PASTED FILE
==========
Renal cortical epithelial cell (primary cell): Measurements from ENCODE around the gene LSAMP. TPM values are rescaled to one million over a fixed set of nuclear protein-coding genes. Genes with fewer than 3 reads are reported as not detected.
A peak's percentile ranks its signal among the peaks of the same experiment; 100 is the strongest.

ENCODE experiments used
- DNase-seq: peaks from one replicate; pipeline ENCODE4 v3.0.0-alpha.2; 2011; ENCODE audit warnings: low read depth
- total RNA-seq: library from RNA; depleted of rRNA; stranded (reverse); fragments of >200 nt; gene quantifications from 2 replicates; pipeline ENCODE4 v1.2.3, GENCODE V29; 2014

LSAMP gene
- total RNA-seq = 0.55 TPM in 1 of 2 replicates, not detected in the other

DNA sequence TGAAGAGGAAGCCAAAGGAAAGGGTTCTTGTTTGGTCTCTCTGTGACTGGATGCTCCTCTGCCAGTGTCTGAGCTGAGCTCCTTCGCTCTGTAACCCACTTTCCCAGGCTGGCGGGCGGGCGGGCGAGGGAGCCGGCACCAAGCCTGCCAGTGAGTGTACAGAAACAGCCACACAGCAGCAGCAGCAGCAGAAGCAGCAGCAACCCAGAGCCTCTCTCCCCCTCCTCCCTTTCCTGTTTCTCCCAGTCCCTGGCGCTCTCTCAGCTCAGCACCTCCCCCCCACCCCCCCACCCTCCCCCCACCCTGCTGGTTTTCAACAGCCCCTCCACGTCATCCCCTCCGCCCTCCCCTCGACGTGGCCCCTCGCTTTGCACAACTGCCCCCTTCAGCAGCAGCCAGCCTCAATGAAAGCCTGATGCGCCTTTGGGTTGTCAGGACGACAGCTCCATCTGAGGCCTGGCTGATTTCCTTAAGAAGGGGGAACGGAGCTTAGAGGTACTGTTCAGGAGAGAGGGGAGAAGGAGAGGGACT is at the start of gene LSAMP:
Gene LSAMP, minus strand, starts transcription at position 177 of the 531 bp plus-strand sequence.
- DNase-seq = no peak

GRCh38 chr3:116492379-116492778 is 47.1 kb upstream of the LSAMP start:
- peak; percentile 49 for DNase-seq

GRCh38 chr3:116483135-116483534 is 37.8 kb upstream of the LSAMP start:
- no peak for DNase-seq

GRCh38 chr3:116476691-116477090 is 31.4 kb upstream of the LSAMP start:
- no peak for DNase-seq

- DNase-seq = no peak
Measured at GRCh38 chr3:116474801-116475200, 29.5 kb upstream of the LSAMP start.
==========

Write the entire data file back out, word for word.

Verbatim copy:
Renal cortical epithelial cell (primary cell): Measurements from ENCODE around the gene LSAMP. TPM values are rescaled to one million over a fixed set of nuclear protein-coding genes. Genes with fewer than 3 reads are reported as not detected.
A peak's percentile ranks its signal among the peaks of the same experiment; 100 is the strongest.

ENCODE experiments used
- DNase-seq: peaks from one replicate; pipeline ENCODE4 v3.0.0-alpha.2; 2011; ENCODE audit warnings: low read depth
- total RNA-seq: library from RNA; depleted of rRNA; stranded (reverse); fragments of >200 nt; gene quantifications from 2 replicates; pipeline ENCODE4 v1.2.3, GENCODE V29; 2014

LSAMP gene
- total RNA-seq = 0.55 TPM in 1 of 2 replicates, not detected in the other

DNA sequence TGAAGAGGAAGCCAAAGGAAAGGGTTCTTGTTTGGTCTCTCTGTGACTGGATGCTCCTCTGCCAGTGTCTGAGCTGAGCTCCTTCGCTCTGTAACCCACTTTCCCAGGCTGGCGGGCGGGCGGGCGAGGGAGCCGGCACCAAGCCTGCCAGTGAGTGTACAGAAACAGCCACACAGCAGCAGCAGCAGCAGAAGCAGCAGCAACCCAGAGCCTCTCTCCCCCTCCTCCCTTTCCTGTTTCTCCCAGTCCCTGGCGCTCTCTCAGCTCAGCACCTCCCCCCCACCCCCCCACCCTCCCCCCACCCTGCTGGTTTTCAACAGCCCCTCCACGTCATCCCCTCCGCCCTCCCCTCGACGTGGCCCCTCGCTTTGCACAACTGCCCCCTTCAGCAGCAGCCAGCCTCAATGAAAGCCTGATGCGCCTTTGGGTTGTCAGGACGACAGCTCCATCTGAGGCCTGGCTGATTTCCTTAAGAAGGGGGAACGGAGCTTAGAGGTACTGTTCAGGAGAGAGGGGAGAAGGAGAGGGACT is at the start of gene LSAMP:
Gene LSAMP, minus strand, starts transcription at position 177 of the 531 bp plus-strand sequence.
- DNase-seq = no peak

GRCh38 chr3:116492379-116492778 is 47.1 kb upstream of the LSAMP start:
- peak; percentile 49 for DNase-seq

GRCh38 chr3:116483135-116483534 is 37.8 kb upstream of the LSAMP start:
- no peak for DNase-seq

GRCh38 chr3:116476691-116477090 is 31.4 kb upstream of the LSAMP start:
- no peak for DNase-seq

- DNase-seq = no peak
Measured at GRCh38 chr3:116474801-116475200, 29.5 kb upstream of the LSAMP start.